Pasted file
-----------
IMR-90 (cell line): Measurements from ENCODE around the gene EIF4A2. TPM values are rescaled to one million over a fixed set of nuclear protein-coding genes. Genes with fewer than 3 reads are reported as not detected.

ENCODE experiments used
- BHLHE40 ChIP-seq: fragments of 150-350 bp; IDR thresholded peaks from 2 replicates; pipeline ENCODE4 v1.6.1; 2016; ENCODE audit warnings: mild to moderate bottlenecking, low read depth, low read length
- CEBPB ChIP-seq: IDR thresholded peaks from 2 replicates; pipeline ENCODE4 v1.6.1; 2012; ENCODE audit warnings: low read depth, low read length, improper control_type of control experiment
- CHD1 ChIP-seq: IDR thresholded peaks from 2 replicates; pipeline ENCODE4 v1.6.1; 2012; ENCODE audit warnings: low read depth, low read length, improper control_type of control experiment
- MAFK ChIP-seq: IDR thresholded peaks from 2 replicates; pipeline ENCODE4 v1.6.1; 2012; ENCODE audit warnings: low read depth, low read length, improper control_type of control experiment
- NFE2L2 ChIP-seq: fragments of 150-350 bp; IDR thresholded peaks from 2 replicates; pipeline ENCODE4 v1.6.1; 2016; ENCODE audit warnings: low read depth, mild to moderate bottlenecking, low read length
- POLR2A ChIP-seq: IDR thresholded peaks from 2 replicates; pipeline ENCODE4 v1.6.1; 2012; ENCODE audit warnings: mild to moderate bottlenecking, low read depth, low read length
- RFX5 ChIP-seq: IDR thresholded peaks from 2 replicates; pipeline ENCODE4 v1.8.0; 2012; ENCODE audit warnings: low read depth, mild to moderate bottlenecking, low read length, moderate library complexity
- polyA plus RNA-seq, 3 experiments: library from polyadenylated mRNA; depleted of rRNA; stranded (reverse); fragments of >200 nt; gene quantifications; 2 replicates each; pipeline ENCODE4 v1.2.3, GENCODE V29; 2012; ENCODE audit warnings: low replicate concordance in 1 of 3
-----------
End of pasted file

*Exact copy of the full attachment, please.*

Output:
IMR-90 (cell line): Measurements from ENCODE around the gene EIF4A2. TPM values are rescaled to one million over a fixed set of nuclear protein-coding genes. Genes with fewer than 3 reads are reported as not detected.

ENCODE experiments used
- BHLHE40 ChIP-seq: fragments of 150-350 bp; IDR thresholded peaks from 2 replicates; pipeline ENCODE4 v1.6.1; 2016; ENCODE audit warnings: mild to moderate bottlenecking, low read depth, low read length
- CEBPB ChIP-seq: IDR thresholded peaks from 2 replicates; pipeline ENCODE4 v1.6.1; 2012; ENCODE audit warnings: low read depth, low read length, improper control_type of control experiment
- CHD1 ChIP-seq: IDR thresholded peaks from 2 replicates; pipeline ENCODE4 v1.6.1; 2012; ENCODE audit warnings: low read depth, low read length, improper control_type of control experiment
- MAFK ChIP-seq: IDR thresholded peaks from 2 replicates; pipeline ENCODE4 v1.6.1; 2012; ENCODE audit warnings: low read depth, low read length, improper control_type of control experiment
- NFE2L2 ChIP-seq: fragments of 150-350 bp; IDR thresholded peaks from 2 replicates; pipeline ENCODE4 v1.6.1; 2016; ENCODE audit warnings: low read depth, mild to moderate bottlenecking, low read length
- POLR2A ChIP-seq: IDR thresholded peaks from 2 replicates; pipeline ENCODE4 v1.6.1; 2012; ENCODE audit warnings: mild to moderate bottlenecking, low read depth, low read length
- RFX5 ChIP-seq: IDR thresholded peaks from 2 replicates; pipeline ENCODE4 v1.8.0; 2012; ENCODE audit warnings: low read depth, mild to moderate bottlenecking, low read length, moderate library complexity
- polyA plus RNA-seq, 3 experiments: library from polyadenylated mRNA; depleted of rRNA; stranded (reverse); fragments of >200 nt; gene quantifications; 2 replicates each; pipeline ENCODE4 v1.2.3, GENCODE V29; 2012; ENCODE audit warnings: low replicate concordance in 1 of 3